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Noor

Austrian medal bar from WW1

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Hi guys,

I bought last week one nice Austrian portrait where is medal bar on wear.

Maybe someone can help me with the awards and rank of the soldier.

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I must say that I don’t know much about the Austrian insignia but because lack of Orders on the medal bar for so old looking man, I guess he must be NCO or served during the WW1 as a NCO. Uniform looks a little pit tricky. Maybe he was Policemen or some another government official instead?

Now his medal bar:

1. Medal for Military Merit “Signum Laudis” on war ribbon with swords

2. Second “Signum Laudis” (????)

3. Karl Troop Cross (Karl-Truppen-Kreuz), 1916

4. Diamond Jubilee Cross for the Armed Forces, 1908

5. Medal for Loyal Service (????)

6. Tyrol Commemorative Medal (Tiroler Landesdenkmünze), 1914-1918

7. Imperial Germany Iron Cross 2nd Class

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Maybe someone can confirm awards No. 2 and 5.

As much I can “read out” of his medal bar:

- He was in service before 1908 (Diamond Jubilee Cross were awarded to soldier’s in 1908 who had completed two years’ service)

- During the WW1 he served in the frontline (Karl Troop Cross was to be awarded to all military, who had been part of a front-line formation for three months)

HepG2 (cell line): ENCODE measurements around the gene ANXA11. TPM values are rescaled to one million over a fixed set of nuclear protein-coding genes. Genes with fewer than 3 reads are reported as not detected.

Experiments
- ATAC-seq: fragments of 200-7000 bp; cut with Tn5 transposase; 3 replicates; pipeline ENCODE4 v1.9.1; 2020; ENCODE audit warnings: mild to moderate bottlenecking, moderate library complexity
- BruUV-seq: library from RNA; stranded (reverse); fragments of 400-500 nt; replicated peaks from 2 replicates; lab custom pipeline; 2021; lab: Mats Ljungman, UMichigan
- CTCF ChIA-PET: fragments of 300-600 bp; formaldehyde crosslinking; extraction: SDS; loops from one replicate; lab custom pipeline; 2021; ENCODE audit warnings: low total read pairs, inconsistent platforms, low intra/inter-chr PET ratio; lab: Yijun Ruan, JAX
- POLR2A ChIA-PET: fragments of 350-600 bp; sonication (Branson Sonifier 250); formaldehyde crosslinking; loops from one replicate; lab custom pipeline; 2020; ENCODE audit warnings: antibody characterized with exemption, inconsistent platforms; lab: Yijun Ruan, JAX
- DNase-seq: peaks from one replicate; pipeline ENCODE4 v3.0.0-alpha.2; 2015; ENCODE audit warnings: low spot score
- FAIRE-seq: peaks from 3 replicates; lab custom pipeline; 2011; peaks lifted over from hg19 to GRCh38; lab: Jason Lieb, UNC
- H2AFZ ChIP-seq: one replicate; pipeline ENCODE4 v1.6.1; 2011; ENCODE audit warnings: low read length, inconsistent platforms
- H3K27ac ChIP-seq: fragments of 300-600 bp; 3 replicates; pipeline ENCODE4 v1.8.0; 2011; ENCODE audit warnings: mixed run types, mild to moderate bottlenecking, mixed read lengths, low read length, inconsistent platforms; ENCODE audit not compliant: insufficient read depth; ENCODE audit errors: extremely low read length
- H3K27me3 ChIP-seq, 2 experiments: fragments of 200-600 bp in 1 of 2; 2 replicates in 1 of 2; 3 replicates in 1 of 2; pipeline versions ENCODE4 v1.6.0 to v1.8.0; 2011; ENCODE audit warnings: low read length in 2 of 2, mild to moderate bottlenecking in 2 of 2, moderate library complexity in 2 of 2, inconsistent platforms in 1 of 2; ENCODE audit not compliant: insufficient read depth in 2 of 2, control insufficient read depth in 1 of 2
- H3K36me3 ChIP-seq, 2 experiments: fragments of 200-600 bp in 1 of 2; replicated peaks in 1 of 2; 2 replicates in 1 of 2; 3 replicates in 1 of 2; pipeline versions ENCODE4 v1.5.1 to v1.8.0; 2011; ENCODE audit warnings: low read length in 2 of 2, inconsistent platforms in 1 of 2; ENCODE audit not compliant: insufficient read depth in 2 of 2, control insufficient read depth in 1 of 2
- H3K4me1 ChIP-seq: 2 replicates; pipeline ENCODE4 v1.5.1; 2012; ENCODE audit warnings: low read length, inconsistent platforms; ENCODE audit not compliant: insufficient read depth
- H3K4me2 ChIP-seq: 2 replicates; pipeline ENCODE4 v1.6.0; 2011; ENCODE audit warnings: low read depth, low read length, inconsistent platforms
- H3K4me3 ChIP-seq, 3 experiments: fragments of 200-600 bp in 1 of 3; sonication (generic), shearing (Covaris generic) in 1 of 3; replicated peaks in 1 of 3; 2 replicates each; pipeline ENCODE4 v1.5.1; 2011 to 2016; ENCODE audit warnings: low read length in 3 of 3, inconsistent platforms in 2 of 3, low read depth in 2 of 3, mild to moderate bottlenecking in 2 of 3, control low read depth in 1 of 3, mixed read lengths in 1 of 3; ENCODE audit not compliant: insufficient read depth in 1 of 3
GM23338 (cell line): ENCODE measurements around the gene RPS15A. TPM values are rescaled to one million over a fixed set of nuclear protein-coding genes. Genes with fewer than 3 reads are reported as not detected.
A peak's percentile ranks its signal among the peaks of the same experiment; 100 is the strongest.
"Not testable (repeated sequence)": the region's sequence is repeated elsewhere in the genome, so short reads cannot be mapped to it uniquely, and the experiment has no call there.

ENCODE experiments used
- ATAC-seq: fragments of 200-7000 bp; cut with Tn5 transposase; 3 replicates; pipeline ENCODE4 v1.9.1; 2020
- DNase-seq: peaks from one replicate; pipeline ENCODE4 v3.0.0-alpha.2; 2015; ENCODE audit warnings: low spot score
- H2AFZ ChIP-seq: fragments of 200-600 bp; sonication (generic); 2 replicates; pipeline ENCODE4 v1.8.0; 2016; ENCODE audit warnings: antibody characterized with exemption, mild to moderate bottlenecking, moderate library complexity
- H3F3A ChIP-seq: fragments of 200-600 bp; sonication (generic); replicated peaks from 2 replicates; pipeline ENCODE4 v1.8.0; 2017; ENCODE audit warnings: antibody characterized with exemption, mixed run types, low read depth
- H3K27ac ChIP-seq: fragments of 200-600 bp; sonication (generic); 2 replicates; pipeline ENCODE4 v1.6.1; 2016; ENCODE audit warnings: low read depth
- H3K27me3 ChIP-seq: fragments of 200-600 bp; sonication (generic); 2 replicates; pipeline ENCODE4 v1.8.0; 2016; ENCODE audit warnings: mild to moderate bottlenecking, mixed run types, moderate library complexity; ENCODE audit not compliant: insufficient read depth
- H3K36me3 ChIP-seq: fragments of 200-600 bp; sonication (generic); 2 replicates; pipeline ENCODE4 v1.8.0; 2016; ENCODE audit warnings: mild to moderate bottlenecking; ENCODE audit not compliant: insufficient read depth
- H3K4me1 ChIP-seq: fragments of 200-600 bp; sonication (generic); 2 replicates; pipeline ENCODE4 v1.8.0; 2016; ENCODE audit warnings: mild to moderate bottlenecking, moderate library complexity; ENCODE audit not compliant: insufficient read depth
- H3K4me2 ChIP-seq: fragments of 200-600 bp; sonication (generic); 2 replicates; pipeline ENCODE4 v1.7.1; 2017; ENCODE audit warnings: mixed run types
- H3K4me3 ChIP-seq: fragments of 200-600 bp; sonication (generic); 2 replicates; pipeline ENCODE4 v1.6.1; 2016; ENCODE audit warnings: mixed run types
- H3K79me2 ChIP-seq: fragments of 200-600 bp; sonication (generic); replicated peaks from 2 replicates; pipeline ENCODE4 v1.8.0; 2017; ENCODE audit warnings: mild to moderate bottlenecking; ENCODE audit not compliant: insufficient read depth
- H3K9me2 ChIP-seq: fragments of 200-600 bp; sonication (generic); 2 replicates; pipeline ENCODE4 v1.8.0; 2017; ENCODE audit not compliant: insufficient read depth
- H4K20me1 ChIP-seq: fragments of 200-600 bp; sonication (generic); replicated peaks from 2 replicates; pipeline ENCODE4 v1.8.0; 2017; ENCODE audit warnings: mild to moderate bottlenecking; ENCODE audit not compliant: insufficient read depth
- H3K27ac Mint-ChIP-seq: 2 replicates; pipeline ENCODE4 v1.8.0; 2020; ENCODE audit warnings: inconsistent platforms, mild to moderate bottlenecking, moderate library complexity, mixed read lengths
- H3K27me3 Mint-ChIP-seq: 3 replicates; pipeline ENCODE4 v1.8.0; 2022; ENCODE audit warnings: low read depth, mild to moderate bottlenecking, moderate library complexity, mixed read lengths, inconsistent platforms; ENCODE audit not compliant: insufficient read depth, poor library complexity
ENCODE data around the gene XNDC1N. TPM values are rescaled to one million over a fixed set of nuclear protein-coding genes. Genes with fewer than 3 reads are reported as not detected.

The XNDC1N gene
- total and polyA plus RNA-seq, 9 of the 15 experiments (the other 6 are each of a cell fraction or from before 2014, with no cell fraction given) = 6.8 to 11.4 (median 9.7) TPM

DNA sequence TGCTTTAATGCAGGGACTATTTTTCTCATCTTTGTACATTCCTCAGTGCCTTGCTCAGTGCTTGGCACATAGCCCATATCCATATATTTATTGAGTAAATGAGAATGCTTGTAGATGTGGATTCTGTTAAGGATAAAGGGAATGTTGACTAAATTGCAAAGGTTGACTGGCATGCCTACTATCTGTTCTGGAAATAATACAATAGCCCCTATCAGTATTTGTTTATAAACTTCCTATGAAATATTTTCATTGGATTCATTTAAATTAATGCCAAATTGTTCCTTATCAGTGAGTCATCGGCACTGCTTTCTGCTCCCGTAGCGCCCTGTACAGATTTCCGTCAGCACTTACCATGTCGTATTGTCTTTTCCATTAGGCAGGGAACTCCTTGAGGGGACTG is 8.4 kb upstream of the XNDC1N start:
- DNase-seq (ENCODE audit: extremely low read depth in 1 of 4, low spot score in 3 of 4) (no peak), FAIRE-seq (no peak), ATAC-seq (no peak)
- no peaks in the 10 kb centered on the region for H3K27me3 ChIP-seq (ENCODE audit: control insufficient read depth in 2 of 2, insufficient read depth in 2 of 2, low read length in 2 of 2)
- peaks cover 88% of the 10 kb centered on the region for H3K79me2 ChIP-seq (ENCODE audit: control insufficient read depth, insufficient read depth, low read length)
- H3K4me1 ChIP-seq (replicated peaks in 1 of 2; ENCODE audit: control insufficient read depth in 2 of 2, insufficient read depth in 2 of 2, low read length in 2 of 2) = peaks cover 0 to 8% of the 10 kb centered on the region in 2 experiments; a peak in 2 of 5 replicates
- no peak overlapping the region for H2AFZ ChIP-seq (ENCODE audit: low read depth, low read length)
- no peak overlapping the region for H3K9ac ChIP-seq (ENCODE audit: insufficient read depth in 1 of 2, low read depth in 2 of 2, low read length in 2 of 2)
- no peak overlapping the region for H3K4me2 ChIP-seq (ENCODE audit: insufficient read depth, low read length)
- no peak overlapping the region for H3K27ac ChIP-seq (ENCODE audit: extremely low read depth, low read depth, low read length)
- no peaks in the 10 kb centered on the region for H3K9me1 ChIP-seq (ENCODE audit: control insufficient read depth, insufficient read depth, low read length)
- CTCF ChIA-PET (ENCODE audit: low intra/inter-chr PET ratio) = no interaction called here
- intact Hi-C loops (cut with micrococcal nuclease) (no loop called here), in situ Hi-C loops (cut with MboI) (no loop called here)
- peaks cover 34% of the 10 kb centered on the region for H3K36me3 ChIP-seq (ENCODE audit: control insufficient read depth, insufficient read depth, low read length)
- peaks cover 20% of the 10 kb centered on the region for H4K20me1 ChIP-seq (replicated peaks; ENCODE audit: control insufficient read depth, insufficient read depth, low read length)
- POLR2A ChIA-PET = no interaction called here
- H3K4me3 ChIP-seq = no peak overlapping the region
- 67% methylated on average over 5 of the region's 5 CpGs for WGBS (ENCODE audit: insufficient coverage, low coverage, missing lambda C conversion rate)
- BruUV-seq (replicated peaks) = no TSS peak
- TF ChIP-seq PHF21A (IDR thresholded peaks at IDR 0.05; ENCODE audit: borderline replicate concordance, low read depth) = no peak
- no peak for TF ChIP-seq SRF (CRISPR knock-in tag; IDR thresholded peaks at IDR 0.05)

- He served in Tyrol or was native Tyrolean (Tyrol Commemorative medal awarded to all Tyroleans who served with Austro-Hungarian forces during World War I and to those who fought for the Austrians on Tyrolean soil during that war)

Regarding this bar, my favourite is EK2 on it. It is just great example to have what shows how so famous award can be in the last place because he was member of the Austrian army! Any ideas how many EK2s Austrians got from imperial Germany during First World War?

Kind Regards,

Timo

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Like Lukasz now advices, man on the picture is actually Oberstleutenant and he is wearing some kind a old-fashioned uniform what was in use only 1933-1938 period.

If he is senior officer, he must be promoted rapidly after the WW1.

There is a year behind the shot - 1937.

Regards,

Timo

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Hi Timo,

I pretty much agree with the medal identification and think number 2 is in fact another Signum Laudis. Probably a case where he was awarded the bronze and then silver medals. It appears both have the swords and if you look carefully you can see a partial of the swords on the second ribbon.

As far as number 5 goes, I cannot tell the ribbon for sure but, the bust reminds me of a wound medal.

Initially I thought the order was reversed as some of these Austrian bars had the senior ribbons on the right and were worn at an angle. However, if that were the case, I think the EK2 would have been sewn on top and the Signum Laudis on the bottom, so... I'm not sure here and will obviously be in the learning phase again. :whistle:

Tim

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I agree with Tim. Two Signums (Signa?) Laudis, probably one silver and one bronze. And #5 is the Laeso Militi, or Wound Medal.

The photo studio imprint on the lower right indicates it was taken in Innsbruck. Innsbruck is the capitol of Tyrol.

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Thanks Tim and Dave!

So, two Signum Lauvdis awards, wound medal and he is from Tyrol! Thanks for information!

Now, I don't have a time to check at the moment each of these awards information because work is waiting but some how I remember that some of the awards, what he is wearing post to be awarded only to NCOs or not? In this case is it possible to "guess" did he became an officer during the great war? I am still suprised that so senior officer, who saw some action, didn't received anything enameled.